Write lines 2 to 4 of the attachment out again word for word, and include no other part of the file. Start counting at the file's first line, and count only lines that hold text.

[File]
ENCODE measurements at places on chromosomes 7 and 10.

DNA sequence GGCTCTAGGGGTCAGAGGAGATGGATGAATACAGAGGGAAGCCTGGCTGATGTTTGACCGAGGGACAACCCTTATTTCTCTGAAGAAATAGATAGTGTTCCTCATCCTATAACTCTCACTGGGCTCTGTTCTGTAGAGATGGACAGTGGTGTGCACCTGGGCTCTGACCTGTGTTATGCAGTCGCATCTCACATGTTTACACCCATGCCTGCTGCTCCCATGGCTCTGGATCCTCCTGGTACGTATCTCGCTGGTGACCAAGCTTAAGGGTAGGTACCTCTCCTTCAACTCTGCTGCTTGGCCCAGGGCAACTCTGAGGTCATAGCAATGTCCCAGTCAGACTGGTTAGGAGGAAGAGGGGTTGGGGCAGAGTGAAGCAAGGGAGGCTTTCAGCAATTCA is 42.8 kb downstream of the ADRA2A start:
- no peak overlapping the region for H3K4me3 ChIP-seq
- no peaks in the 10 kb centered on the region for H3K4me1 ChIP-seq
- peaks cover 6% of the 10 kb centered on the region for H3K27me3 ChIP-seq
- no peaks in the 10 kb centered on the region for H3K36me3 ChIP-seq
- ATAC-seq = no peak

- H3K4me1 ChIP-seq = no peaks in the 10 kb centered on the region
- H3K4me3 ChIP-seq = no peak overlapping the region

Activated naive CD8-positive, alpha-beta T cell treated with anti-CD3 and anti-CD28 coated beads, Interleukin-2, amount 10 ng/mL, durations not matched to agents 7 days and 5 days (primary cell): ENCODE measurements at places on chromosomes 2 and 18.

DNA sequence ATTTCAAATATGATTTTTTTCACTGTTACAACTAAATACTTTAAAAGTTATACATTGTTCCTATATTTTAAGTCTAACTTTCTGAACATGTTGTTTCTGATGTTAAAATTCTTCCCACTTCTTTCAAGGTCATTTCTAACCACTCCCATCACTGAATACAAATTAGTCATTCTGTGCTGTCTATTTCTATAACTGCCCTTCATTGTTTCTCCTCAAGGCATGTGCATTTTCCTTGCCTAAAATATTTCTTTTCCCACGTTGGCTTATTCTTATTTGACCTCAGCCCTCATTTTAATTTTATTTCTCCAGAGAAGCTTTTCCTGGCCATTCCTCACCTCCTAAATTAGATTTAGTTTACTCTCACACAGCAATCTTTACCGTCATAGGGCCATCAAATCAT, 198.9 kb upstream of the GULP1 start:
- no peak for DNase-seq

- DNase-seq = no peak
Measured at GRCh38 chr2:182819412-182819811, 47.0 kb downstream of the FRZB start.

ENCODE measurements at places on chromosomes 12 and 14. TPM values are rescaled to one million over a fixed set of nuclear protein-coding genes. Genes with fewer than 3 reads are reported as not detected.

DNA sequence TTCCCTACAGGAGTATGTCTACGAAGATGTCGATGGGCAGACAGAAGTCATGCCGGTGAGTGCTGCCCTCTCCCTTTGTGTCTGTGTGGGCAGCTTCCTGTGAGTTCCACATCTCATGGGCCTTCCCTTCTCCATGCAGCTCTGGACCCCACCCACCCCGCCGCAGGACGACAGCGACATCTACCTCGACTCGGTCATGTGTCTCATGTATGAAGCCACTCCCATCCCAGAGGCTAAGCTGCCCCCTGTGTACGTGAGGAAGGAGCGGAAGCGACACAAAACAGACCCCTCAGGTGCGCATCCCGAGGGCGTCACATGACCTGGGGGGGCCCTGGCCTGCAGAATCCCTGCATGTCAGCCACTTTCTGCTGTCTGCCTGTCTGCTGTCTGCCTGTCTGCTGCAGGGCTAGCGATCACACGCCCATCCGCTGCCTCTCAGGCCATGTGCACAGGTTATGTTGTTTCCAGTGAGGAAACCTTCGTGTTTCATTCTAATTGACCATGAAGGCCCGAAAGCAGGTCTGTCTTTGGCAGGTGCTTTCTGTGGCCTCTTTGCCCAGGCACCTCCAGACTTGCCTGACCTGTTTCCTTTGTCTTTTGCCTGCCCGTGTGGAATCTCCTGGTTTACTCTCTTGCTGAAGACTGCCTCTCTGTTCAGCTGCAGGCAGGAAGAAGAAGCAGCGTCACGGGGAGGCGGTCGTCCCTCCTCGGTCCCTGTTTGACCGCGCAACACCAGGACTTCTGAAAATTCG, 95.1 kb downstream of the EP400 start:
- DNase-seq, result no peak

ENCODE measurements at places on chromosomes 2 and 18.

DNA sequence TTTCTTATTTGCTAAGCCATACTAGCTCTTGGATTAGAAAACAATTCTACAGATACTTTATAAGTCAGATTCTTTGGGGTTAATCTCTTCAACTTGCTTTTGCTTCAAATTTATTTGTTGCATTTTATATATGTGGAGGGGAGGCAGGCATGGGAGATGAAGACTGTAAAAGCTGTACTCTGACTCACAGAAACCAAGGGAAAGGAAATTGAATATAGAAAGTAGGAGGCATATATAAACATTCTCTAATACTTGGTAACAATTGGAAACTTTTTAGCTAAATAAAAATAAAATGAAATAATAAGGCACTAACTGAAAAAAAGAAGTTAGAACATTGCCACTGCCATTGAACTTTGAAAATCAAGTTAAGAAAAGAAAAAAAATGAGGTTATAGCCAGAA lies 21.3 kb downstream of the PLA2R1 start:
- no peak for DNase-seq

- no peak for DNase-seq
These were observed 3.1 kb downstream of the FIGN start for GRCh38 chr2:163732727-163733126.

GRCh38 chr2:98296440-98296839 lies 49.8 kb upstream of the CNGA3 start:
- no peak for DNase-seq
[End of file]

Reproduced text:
DNA sequence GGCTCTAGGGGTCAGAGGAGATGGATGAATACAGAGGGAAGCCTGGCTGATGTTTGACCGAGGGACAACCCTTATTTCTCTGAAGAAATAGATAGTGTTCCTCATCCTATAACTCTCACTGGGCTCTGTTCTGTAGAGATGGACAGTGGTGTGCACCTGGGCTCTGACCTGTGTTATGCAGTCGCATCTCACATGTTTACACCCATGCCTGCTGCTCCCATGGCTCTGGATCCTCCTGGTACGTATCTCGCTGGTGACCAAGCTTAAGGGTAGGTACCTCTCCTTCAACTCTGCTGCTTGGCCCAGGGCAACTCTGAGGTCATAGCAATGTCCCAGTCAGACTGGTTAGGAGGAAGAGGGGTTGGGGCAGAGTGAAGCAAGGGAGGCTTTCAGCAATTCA is 42.8 kb downstream of the ADRA2A start:
- no peak overlapping the region for H3K4me3 ChIP-seq
- no peaks in the 10 kb centered on the region for H3K4me1 ChIP-seq